Fetal alcohol syndrome

a medical condition in which body deformation or facial development or mental ability of a fetus is impaired because the mother drank alcohol while pregnant


a general accommodation to unchanging environmental conditions


the psychological result of perception and learning and reasoning


In observational learning, a generalized idea that captures the important components, but not every exact detail. Pertaining to memory and person perception, a generalized idea about objects, people, and events that are encountered frequently.


a disorder that appears in childhood and is marked by deficient communication, social interaction, and understanding of others' states of mind

Stranger Anxiety

the fear of strangers that infants commonly display, beginning by about 8 months of age

Critical Period

an optimal period shortly after birth when an organism's exposure to certain stimuli or experiences produces proper development

Basic Trust

according to Erik Erikson, a sense that the world is predictable and trustworthy; said to be formed during infancy by appropriate experiences with responsive caregivers

Self Concept

a sense of one's identity and personal worth

Gender Typing

The process of developing the behaviors, thoughts, and emotions associated with a particular gender.

Social Learning theory

Bandura's view of human development; emphasizes interaction


in psychology, the biologically and socially influenced characteristics by which people define male and female.

X chromosome

the sex chromosome that is present in both sexes: singly in males and doubly in females

Y Chromosome

the sex chromosome that is carried by men


a potent androgenic hormone produced chiefly by the testes


the actions and activities assigned to or required or expected of a person or group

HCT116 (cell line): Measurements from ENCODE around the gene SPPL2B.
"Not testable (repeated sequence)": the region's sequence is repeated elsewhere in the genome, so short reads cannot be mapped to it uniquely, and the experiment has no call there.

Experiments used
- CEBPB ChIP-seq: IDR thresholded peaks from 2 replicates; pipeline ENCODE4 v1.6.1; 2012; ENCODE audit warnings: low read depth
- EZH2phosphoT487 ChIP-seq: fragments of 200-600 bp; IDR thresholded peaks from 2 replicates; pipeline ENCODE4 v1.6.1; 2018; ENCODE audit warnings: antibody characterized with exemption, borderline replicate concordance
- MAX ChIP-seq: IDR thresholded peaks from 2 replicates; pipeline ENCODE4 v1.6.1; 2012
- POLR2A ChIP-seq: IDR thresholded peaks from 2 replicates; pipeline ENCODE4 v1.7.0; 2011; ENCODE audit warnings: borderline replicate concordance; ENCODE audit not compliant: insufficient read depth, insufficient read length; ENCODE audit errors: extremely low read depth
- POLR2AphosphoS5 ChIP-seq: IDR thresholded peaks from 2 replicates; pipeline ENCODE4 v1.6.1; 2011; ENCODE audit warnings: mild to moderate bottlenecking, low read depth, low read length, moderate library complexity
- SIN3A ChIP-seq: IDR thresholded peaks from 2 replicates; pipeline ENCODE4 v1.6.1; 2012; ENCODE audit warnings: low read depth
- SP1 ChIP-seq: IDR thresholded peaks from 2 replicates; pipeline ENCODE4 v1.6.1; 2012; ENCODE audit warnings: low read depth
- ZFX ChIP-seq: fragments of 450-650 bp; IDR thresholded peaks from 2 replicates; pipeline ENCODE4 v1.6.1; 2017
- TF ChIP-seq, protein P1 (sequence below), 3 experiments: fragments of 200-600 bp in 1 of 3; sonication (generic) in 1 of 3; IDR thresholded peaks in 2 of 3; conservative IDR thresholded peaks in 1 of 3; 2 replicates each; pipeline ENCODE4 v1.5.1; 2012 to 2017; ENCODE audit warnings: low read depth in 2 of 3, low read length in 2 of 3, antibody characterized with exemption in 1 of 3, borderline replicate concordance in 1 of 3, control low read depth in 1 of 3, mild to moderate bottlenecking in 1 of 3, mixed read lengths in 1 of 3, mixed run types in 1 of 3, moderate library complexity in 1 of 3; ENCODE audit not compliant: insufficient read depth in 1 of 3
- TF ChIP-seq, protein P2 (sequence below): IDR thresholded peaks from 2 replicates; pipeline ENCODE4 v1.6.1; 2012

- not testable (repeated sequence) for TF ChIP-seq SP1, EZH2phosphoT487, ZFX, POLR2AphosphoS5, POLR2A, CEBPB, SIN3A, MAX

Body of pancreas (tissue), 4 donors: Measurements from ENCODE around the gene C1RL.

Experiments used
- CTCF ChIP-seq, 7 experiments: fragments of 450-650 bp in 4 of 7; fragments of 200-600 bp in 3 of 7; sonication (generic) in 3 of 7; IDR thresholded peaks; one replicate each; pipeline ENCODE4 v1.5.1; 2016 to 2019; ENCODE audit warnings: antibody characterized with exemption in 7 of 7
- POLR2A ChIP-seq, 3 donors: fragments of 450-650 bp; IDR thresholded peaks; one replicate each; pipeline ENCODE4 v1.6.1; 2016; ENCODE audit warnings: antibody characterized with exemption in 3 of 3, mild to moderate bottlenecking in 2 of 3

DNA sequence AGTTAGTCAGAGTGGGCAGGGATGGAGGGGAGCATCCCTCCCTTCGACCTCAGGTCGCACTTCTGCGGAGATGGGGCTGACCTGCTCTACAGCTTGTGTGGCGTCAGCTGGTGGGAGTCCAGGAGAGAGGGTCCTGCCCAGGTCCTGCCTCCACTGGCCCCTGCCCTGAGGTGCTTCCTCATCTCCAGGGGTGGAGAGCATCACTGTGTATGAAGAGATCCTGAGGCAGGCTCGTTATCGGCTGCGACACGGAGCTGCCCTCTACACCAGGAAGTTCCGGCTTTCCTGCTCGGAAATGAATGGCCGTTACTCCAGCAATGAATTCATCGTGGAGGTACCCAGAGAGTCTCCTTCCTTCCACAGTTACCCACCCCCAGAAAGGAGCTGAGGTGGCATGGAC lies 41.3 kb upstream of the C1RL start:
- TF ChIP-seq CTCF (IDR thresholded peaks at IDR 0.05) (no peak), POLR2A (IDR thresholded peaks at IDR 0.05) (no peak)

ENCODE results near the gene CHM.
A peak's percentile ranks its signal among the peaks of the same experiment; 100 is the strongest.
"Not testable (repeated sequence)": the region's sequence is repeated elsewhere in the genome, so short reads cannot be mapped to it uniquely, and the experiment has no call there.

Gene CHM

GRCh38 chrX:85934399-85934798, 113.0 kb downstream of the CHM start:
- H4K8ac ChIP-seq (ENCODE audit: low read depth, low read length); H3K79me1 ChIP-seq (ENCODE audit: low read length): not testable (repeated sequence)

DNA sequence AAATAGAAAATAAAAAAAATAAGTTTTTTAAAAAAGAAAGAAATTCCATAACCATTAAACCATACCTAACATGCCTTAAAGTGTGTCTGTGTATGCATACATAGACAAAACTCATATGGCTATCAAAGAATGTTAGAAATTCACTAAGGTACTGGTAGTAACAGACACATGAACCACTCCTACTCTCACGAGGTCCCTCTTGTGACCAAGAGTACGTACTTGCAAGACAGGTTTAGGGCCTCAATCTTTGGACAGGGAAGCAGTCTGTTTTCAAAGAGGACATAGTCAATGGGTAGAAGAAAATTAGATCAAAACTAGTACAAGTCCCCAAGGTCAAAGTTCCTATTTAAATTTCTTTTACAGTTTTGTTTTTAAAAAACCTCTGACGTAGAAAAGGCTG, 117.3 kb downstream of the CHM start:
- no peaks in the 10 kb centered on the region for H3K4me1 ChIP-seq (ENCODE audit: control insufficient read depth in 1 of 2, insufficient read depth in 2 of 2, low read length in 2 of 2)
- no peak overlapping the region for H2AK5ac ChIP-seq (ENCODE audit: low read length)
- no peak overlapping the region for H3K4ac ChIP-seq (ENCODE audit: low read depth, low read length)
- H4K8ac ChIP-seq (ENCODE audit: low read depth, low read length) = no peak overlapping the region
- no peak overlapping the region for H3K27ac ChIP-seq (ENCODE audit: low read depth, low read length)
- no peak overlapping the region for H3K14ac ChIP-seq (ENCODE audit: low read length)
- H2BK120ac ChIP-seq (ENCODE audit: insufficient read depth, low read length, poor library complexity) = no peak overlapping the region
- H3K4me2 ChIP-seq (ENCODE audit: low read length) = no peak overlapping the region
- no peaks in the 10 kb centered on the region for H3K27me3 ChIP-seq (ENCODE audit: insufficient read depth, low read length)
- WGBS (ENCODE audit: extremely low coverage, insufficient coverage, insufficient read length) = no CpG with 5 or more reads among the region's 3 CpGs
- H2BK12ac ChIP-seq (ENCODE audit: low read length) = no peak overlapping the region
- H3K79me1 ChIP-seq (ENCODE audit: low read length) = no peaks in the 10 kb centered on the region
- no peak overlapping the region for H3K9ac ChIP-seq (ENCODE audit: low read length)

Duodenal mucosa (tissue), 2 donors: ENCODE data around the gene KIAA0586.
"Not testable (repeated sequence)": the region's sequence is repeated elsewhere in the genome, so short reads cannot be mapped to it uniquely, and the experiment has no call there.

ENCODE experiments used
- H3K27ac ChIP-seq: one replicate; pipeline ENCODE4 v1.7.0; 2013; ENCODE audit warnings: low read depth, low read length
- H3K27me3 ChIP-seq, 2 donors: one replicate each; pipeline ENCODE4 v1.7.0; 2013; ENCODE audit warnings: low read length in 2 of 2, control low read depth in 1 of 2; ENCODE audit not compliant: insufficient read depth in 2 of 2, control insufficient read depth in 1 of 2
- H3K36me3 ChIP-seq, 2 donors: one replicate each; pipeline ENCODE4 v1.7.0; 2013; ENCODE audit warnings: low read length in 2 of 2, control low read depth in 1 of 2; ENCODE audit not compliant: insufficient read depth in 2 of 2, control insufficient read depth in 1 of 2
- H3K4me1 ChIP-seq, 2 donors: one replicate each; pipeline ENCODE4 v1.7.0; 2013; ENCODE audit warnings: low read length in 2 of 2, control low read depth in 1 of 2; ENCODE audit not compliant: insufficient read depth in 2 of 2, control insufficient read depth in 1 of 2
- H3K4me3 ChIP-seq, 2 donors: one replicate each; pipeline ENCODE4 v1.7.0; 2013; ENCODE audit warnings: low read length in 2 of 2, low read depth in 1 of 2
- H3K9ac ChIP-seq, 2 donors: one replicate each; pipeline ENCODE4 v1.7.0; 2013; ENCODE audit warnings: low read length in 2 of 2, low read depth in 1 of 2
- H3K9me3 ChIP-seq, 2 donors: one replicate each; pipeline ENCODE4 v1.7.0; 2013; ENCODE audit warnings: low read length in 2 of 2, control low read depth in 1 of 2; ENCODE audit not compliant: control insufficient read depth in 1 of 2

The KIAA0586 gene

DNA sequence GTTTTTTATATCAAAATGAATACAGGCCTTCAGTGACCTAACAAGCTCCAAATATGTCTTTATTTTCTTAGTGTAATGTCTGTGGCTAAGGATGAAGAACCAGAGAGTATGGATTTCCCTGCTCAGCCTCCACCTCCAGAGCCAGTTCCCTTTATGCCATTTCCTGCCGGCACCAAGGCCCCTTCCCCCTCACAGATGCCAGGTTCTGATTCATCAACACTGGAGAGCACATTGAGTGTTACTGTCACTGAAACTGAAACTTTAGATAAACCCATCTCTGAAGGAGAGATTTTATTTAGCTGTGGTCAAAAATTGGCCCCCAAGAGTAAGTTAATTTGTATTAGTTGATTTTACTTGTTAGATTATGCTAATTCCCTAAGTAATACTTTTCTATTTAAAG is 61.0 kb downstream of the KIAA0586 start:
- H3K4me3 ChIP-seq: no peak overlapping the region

Gender Identity

your identity as it is experienced with regard to your individuality as male or female


the first occurrence of menstruation in a woman


the individual characteristics by which a thing or person is recognized or known

social identity

the "we" aspect of our self-concept; the part of our answer to "who am I?" that comes from our group memberships


a usually secretive or illicit sexual relationship

emerging adulthood

For some people in modern cultures, a period from the late teens to early twenties, bridging the gap between adolescent dependence and full independence and responsible adulthood


the time in a woman's life in which the menstrual cycle ends

cross-sectional study

a study in which people of different ages are compared with one another

longitudal study

Research in which the same people are restudies and retested over a long period

crystallized intelligence

one's accumulated knowledge and verbal skills; tends to increase with age

fluid intelligence

one's ability to reason speedily and abstractly; tends to decrease during late adulthood

social clock

the culturally preferred timing of social events such as marriage, parenthood, and retirement

alzheimers disease

an irreversible, progressive brain disorder, characterized by the deterioration of memory, language, and eventually, physical functioning


violent action that is hostile and usually unprovoked

gender role

the overt expression of attitudes that indicate to others the degree of your maleness or femaleness